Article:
Thursday, December 8, 2016

Red Skelton Museum of American Comedy

Red Skelton Museum of American Comedy

Red Skelton Museum of American Comedy
Red Skelton Museum of American Comedy

Exploring Indiana's Historic Sites, Markers & Museums - South East Edition
Exploring Indiana's Historic Sites,
Markers & Museums
South East Edition
Red Skelton was an iconic performer in the middle of the Twentieth Century. His long running television show was required watching on millions of American television sets from 1954 until 1970. His comedy spanned every medium available at the time, radio, television and stage. He was not just one of the funniest men ever to perform; he was also a talented painter and writer.
Red Skelton (July 18, 1913 – September 17, 1997)
The son of Ida Mae Fields and Joseph Elmer Skelton, Richard Bernard Skelton was native to Vincennes, Indiana. His grocer father had been a clown in the Peru based Hagenbeck-Wallace Circus, the second largest circus in the United States during its heyday in the early Twentieth Century. Joseph died shortly before Red's birth. The family was poor, and Red began selling newspapers at an early age to make money for the family. Local legend suggests that Red's interest in show business stemmed from an incident involving Ed Wynn, a popular comedian at the time, who was performing in Vincennes. Wynn purchased every paper the boy had, and then took him on a tour of the show, even taking him backstage to introduce him to the performers. Red had to ability to make people laugh an extremely young age. He began performing skits at minstrel shows and a showboat, the Cotton Blossom.
Beginning of a Career
Skelton quit school at age thirteen and ran off to pursue a show business career. His mother let him go with her blessing. He started performing in burlesque shows and then graduated to vaudeville. He met Edna Stillwell at a dance marathon. The two would marry and have one child. Edna became his writer. Skelton gained fame and gained an invitation to perform at one of President Franklin D. Roosevelt's luncheons. By 1938, he obtained his first movie contract. His movie career lasted until 1956.
Radio
His first radio appearance was on the Rudy Vallée's The Fleischmann's Yeast Hour in 1937. He appeared with fellow Hoosier Joe Cook. Their performance led to two repeat performances later that year. He would get his on radio show, The Raleigh Cigarette Program, in 1941. Red developed many of the characters he would continue to use during his later television career. Clem Kadiddlehopper, The Mean Widdle Kid and others came to life under the Red's talented craft.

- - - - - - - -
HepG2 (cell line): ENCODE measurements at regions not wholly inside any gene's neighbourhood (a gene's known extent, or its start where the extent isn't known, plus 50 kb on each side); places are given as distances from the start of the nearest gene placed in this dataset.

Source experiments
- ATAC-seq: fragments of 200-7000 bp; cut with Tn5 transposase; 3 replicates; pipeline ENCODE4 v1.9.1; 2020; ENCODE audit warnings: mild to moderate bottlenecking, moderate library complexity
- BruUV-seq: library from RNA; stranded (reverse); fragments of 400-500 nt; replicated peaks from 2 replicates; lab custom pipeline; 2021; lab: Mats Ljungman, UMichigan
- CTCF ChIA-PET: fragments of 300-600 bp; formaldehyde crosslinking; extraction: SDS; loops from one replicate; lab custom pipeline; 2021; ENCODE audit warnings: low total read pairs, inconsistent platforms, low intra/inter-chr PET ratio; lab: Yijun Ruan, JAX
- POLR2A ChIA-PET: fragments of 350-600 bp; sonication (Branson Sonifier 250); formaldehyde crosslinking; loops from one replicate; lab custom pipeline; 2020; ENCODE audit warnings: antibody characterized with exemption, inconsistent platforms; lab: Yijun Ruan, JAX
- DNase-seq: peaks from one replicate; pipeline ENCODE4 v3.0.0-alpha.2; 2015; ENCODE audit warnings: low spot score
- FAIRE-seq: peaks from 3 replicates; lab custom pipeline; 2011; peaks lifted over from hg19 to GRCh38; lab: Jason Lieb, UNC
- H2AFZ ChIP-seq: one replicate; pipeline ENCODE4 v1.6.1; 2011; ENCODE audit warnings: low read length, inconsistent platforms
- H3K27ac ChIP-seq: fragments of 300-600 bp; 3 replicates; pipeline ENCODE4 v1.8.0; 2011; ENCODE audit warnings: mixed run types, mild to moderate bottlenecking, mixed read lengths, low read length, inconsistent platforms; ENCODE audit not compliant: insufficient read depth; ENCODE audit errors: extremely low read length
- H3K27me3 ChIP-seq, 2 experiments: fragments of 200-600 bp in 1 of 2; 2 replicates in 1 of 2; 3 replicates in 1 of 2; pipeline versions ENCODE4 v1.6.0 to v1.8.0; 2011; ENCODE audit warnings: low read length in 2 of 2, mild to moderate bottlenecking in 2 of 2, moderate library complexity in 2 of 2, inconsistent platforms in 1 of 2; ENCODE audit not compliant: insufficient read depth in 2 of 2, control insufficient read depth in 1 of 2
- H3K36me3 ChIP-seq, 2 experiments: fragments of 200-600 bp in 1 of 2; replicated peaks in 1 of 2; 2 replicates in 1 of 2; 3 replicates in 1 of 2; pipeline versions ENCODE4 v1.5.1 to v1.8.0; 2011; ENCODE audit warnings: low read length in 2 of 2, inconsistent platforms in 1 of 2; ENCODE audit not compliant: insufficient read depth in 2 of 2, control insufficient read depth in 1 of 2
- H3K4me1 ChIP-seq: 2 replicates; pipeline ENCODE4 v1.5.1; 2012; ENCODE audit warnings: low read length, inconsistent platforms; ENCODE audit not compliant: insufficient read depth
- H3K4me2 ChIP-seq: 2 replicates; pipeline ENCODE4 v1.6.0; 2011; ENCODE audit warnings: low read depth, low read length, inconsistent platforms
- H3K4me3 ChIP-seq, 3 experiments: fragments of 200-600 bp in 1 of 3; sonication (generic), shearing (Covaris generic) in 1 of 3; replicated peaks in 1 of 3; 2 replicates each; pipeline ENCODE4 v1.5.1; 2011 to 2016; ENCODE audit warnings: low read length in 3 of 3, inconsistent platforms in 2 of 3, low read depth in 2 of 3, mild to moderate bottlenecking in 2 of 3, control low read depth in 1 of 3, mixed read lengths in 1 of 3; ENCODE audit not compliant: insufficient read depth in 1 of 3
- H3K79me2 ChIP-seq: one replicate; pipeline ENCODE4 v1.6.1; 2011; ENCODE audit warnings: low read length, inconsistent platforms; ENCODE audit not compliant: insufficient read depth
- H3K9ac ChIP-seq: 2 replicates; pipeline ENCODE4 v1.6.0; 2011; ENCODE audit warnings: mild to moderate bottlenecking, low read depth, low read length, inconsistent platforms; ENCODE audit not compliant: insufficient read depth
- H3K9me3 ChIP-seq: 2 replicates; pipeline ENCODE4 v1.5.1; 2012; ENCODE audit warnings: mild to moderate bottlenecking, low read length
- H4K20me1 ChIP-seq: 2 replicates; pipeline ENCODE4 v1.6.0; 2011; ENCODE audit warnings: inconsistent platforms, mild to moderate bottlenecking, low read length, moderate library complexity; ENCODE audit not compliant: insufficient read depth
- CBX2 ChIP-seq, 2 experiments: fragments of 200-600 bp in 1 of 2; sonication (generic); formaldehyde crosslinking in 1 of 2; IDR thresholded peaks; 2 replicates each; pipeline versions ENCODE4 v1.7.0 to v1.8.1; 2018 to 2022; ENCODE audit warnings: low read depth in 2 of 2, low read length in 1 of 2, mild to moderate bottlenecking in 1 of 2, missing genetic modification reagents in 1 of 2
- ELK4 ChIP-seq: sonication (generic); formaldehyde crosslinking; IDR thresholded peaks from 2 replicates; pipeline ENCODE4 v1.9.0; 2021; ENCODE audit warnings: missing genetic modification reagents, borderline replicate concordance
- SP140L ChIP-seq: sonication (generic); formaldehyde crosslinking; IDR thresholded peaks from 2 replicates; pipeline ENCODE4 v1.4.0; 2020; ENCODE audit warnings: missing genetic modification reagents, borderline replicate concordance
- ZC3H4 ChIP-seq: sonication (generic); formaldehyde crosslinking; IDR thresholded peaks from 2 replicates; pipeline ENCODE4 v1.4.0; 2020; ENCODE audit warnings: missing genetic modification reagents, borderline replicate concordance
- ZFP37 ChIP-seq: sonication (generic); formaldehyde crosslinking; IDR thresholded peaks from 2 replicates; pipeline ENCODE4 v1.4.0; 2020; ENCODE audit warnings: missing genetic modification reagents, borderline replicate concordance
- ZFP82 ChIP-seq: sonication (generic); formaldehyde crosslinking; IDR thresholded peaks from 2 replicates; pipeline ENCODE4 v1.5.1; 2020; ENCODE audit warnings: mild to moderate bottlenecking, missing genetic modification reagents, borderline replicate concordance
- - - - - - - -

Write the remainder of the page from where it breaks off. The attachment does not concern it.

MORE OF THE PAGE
Divorce and Drafting into the Army
His marriage to Edna ended his married man deferment. Now classified 1-A, the army drafted him, which forced the network to cancel his popular radio show. The army placed him in the entertainment corps. He would perform ten to twelve acts a day to entertain the troops. The strain caused his health to decline. He spent time at a military hospital recovering form exhaustion and mental breakdown. The strain left him with a stuttering problem. While recovering he befriended a soldier that was expected to die. Red started trying to make the man laugh. He succeeded. The man recovered, and in the process, Red's stuttering problem disappeared.
Return to Radio and then Television

The army discharged him in 1945 and he returned to radio. He added more characters to his repertoire, including Cauliflower McPugg, Deadeye and San Fernando Red. The new medium of television started becoming popular. Red landed a television contract in 1954. For a few years, Red worked in television, radio and movies simultaneously. The workload became too great and his last movie was a flop.  His Red Skelton Show on television would run until 1970. In spite of good ratings, CBS cancelled the show.
Later Career
Skelton returned to the stage in the latter years of his career. He performed live performances in theaters, nightclubs and at college campuses. He also appeared in numerous television specials.
Red Skelton Art and Short Stories
Red Skelton Art
Red Skelton Art

Red began painting clowns in 1943. He did not show his work, considering it a hobby. His second wife, Georgia, persuaded him to show his art during one of his performances in 1964. He sold several paintings as well as reproductions and prints. Some estimate that Skelton made more money from his paintings than he did with his television shows. He also wrote one short story a day for many years. In addition, he penned many songs and symphonies. An avid gardener, he designed his own Japanese and Italian gardens.
Red Skelton Museum of American Comedy

The Red Skelton Museum of American Comedy is a testament to the humor, art and music of Red Skelton. This fabulous museum includes five-minute video clips of Red Skelton's characters along with the props and costumes he wore while performing the skits. The museum spans Skelton's entire vaudeville, radio, movie and television career. Several pieces of Skelton's art are also on display as well as some of his books and music he composed.
Red Skelton Museum of American Comedy
20 W Red Skelton Blvd
Vincennes, IN 47591
(812) 888-4184


Red Skelton Birthplace
Red Skelton Birthplace
Red Skelton Birthplace

Skelton's Vincennes home is located directly across from the Red Skelton Performing Arts Center & Museum of American Comedy. His birthplace has been purchased by the Red Skelton Foundation to preserve an important part of his life but additional funds are needed to restore the home. Donors who would like to be a part of preserving and presenting the Red Skelton life story may contact: Dr. Phillip Summers, President Emeritus of Vincennes University and Coordinator for the Red Skelton Performing Arts Center Project at:

Red Skelton Birthplace
111 W. Lyndale Avenue
Vincennes, IN 47591
http://www.redskelton.com/

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